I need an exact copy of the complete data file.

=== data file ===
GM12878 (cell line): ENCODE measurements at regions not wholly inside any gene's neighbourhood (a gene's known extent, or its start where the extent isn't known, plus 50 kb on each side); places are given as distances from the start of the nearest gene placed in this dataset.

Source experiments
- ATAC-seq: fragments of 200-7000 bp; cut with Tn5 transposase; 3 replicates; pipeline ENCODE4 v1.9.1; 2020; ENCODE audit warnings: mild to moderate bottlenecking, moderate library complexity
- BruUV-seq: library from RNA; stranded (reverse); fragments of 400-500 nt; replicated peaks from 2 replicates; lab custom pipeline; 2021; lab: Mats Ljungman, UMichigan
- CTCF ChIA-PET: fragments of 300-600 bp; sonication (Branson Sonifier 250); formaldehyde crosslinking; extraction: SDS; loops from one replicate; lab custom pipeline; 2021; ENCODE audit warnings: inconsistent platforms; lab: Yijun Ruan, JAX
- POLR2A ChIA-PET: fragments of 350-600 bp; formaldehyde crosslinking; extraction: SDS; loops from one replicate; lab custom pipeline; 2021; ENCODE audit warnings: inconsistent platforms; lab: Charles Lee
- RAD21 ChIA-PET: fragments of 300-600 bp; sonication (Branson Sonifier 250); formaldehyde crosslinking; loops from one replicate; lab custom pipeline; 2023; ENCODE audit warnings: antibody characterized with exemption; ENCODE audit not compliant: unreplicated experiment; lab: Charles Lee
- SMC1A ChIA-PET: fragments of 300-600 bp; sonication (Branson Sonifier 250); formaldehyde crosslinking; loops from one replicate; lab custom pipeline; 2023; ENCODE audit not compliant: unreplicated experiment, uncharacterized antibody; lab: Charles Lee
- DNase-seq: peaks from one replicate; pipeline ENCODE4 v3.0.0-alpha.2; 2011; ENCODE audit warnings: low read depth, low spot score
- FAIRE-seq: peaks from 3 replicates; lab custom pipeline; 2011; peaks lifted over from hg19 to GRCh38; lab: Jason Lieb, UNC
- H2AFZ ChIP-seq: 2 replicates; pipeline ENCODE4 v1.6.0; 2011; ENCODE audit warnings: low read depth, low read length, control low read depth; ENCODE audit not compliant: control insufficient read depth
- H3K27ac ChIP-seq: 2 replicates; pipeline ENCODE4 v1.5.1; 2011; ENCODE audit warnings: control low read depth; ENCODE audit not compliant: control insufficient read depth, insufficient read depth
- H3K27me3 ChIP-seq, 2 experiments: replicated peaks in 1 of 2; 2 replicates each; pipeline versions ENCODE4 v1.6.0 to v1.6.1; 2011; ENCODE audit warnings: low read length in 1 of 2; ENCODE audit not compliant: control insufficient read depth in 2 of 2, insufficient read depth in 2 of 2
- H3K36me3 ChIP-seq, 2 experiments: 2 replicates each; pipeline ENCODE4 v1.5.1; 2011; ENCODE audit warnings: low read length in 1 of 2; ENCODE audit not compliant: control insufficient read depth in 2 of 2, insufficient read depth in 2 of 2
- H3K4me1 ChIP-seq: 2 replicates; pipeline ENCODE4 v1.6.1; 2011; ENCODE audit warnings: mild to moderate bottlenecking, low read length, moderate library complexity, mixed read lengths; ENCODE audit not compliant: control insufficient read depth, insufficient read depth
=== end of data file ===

GM12878 (cell line): ENCODE measurements at regions not wholly inside any gene's neighbourhood (a gene's known extent, or its start where the extent isn't known, plus 50 kb on each side); places are given as distances from the start of the nearest gene placed in this dataset.

Source experiments
- ATAC-seq: fragments of 200-7000 bp; cut with Tn5 transposase; 3 replicates; pipeline ENCODE4 v1.9.1; 2020; ENCODE audit warnings: mild to moderate bottlenecking, moderate library complexity
- BruUV-seq: library from RNA; stranded (reverse); fragments of 400-500 nt; replicated peaks from 2 replicates; lab custom pipeline; 2021; lab: Mats Ljungman, UMichigan
- CTCF ChIA-PET: fragments of 300-600 bp; sonication (Branson Sonifier 250); formaldehyde crosslinking; extraction: SDS; loops from one replicate; lab custom pipeline; 2021; ENCODE audit warnings: inconsistent platforms; lab: Yijun Ruan, JAX
- POLR2A ChIA-PET: fragments of 350-600 bp; formaldehyde crosslinking; extraction: SDS; loops from one replicate; lab custom pipeline; 2021; ENCODE audit warnings: inconsistent platforms; lab: Charles Lee
- RAD21 ChIA-PET: fragments of 300-600 bp; sonication (Branson Sonifier 250); formaldehyde crosslinking; loops from one replicate; lab custom pipeline; 2023; ENCODE audit warnings: antibody characterized with exemption; ENCODE audit not compliant: unreplicated experiment; lab: Charles Lee
- SMC1A ChIA-PET: fragments of 300-600 bp; sonication (Branson Sonifier 250); formaldehyde crosslinking; loops from one replicate; lab custom pipeline; 2023; ENCODE audit not compliant: unreplicated experiment, uncharacterized antibody; lab: Charles Lee
- DNase-seq: peaks from one replicate; pipeline ENCODE4 v3.0.0-alpha.2; 2011; ENCODE audit warnings: low read depth, low spot score
- FAIRE-seq: peaks from 3 replicates; lab custom pipeline; 2011; peaks lifted over from hg19 to GRCh38; lab: Jason Lieb, UNC
- H2AFZ ChIP-seq: 2 replicates; pipeline ENCODE4 v1.6.0; 2011; ENCODE audit warnings: low read depth, low read length, control low read depth; ENCODE audit not compliant: control insufficient read depth
- H3K27ac ChIP-seq: 2 replicates; pipeline ENCODE4 v1.5.1; 2011; ENCODE audit warnings: control low read depth; ENCODE audit not compliant: control insufficient read depth, insufficient read depth
- H3K27me3 ChIP-seq, 2 experiments: replicated peaks in 1 of 2; 2 replicates each; pipeline versions ENCODE4 v1.6.0 to v1.6.1; 2011; ENCODE audit warnings: low read length in 1 of 2; ENCODE audit not compliant: control insufficient read depth in 2 of 2, insufficient read depth in 2 of 2
- H3K36me3 ChIP-seq, 2 experiments: 2 replicates each; pipeline ENCODE4 v1.5.1; 2011; ENCODE audit warnings: low read length in 1 of 2; ENCODE audit not compliant: control insufficient read depth in 2 of 2, insufficient read depth in 2 of 2
- H3K4me1 ChIP-seq: 2 replicates; pipeline ENCODE4 v1.6.1; 2011; ENCODE audit warnings: mild to moderate bottlenecking, low read length, moderate library complexity, mixed read lengths; ENCODE audit not compliant: control insufficient read depth, insufficient read depth